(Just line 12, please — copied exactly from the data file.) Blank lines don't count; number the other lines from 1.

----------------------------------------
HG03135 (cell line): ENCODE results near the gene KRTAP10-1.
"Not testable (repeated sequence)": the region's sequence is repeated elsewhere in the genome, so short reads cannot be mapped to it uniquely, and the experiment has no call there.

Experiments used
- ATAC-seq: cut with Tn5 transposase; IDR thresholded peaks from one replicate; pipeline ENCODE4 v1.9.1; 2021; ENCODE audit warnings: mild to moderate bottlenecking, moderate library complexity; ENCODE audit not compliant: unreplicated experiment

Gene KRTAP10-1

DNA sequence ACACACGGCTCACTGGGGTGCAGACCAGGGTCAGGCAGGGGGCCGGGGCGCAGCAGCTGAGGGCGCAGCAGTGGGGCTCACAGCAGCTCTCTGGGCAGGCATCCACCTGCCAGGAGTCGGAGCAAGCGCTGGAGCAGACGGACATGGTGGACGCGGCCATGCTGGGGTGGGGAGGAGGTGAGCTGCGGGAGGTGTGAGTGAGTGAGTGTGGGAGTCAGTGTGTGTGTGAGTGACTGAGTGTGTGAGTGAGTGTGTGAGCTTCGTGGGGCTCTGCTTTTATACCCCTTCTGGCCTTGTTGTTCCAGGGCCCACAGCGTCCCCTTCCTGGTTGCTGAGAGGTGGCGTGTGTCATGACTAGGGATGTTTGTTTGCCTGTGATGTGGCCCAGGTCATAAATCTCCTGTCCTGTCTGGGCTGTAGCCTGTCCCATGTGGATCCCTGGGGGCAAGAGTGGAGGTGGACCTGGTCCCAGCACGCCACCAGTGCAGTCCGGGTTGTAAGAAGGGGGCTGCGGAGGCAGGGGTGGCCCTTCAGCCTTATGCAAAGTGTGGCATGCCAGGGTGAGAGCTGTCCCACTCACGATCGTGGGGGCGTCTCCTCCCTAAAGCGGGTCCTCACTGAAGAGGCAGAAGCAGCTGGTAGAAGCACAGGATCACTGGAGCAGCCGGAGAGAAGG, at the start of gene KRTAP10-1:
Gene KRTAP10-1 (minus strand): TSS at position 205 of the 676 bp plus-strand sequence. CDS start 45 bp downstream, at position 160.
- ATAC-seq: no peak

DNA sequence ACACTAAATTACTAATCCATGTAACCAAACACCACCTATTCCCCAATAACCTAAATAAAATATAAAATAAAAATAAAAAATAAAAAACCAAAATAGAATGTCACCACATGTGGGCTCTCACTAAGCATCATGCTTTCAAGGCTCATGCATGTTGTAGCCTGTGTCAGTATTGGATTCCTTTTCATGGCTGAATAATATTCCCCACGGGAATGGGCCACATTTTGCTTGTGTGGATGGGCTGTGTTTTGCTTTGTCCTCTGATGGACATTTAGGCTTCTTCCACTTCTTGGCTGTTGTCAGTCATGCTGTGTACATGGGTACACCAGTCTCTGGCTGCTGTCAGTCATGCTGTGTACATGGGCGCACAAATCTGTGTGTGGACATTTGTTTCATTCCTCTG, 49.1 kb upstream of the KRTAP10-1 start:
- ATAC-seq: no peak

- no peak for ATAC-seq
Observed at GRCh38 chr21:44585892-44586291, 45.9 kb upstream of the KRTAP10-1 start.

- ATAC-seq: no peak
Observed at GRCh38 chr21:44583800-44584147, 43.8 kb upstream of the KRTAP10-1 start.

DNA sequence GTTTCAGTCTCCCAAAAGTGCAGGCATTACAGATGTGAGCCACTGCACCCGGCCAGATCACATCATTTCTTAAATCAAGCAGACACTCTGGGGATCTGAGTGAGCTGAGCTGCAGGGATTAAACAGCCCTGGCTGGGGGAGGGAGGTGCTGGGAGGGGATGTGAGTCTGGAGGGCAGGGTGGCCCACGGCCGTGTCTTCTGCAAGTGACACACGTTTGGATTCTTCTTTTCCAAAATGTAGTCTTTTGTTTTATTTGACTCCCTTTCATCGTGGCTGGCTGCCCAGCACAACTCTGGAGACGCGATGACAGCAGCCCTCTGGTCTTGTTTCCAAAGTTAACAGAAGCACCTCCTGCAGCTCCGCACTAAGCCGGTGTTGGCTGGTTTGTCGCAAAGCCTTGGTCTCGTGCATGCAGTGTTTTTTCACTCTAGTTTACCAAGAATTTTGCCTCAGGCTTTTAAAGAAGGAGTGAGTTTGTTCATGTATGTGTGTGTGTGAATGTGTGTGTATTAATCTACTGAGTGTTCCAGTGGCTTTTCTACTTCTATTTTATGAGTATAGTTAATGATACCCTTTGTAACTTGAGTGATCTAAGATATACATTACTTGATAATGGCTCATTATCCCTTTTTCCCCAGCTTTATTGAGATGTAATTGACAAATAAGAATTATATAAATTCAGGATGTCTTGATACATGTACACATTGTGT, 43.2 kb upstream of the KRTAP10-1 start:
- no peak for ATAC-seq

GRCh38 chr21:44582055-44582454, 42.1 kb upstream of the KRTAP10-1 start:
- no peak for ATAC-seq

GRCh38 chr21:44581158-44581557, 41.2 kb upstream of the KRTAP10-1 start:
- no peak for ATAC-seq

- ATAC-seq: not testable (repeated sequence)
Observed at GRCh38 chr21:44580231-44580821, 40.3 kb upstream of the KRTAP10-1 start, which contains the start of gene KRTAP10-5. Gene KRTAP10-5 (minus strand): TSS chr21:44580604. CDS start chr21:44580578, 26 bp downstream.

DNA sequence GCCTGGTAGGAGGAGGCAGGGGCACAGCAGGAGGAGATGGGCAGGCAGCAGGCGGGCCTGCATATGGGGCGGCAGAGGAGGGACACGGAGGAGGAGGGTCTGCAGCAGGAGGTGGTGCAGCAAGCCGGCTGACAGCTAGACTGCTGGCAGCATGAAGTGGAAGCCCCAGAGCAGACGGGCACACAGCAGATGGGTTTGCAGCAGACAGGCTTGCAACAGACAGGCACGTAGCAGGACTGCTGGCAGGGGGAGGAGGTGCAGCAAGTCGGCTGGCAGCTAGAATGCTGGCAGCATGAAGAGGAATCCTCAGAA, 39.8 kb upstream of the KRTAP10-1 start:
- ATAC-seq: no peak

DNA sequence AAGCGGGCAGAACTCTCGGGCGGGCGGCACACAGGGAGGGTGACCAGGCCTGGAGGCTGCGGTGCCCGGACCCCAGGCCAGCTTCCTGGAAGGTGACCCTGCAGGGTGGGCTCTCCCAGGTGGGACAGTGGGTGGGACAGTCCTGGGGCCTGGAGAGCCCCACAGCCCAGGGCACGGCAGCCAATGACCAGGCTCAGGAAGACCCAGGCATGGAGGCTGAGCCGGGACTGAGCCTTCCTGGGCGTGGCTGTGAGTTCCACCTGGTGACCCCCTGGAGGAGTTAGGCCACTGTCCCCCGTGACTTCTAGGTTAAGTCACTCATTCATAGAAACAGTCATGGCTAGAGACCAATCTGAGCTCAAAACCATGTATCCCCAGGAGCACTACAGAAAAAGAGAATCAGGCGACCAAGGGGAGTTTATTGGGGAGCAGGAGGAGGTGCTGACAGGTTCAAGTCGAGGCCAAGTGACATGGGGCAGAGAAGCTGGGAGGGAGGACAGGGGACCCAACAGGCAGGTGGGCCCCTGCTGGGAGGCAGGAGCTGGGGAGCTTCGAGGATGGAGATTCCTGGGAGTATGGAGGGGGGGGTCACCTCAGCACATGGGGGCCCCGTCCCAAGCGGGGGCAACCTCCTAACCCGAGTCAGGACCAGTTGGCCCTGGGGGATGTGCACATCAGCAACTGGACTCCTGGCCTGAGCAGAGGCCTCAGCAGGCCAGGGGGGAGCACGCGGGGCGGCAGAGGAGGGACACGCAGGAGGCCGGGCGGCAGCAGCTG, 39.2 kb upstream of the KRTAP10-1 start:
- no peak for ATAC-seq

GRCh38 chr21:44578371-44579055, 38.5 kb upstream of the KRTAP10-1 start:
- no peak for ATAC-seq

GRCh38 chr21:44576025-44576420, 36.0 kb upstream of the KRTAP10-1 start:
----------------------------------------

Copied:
Observed at GRCh38 chr21:44585892-44586291, 45.9 kb upstream of the KRTAP10-1 start.